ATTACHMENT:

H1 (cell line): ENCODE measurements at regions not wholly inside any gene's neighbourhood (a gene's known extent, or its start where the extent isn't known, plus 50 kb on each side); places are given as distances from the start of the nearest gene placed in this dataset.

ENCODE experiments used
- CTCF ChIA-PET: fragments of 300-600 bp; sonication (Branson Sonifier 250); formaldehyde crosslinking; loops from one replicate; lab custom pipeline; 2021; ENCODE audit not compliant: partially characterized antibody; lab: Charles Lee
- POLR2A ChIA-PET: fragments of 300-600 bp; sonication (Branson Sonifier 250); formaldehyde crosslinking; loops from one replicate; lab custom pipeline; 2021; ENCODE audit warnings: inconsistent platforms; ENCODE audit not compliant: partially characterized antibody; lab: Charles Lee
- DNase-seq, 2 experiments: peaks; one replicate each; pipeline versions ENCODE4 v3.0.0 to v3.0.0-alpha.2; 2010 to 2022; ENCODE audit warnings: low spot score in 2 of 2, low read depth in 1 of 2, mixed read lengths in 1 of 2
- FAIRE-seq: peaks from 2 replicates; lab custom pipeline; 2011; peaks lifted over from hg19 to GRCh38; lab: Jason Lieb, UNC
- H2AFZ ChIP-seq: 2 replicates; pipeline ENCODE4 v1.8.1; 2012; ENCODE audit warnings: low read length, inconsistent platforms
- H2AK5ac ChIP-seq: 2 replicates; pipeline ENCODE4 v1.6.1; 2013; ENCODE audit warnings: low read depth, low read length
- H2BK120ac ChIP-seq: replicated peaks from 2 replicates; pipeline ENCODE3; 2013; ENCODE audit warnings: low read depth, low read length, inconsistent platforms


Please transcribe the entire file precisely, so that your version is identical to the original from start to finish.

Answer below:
H1 (cell line): ENCODE measurements at regions not wholly inside any gene's neighbourhood (a gene's known extent, or its start where the extent isn't known, plus 50 kb on each side); places are given as distances from the start of the nearest gene placed in this dataset.

ENCODE experiments used
- CTCF ChIA-PET: fragments of 300-600 bp; sonication (Branson Sonifier 250); formaldehyde crosslinking; loops from one replicate; lab custom pipeline; 2021; ENCODE audit not compliant: partially characterized antibody; lab: Charles Lee
- POLR2A ChIA-PET: fragments of 300-600 bp; sonication (Branson Sonifier 250); formaldehyde crosslinking; loops from one replicate; lab custom pipeline; 2021; ENCODE audit warnings: inconsistent platforms; ENCODE audit not compliant: partially characterized antibody; lab: Charles Lee
- DNase-seq, 2 experiments: peaks; one replicate each; pipeline versions ENCODE4 v3.0.0 to v3.0.0-alpha.2; 2010 to 2022; ENCODE audit warnings: low spot score in 2 of 2, low read depth in 1 of 2, mixed read lengths in 1 of 2
- FAIRE-seq: peaks from 2 replicates; lab custom pipeline; 2011; peaks lifted over from hg19 to GRCh38; lab: Jason Lieb, UNC
- H2AFZ ChIP-seq: 2 replicates; pipeline ENCODE4 v1.8.1; 2012; ENCODE audit warnings: low read length, inconsistent platforms
- H2AK5ac ChIP-seq: 2 replicates; pipeline ENCODE4 v1.6.1; 2013; ENCODE audit warnings: low read depth, low read length
- H2BK120ac ChIP-seq: replicated peaks from 2 replicates; pipeline ENCODE3; 2013; ENCODE audit warnings: low read depth, low read length, inconsistent platforms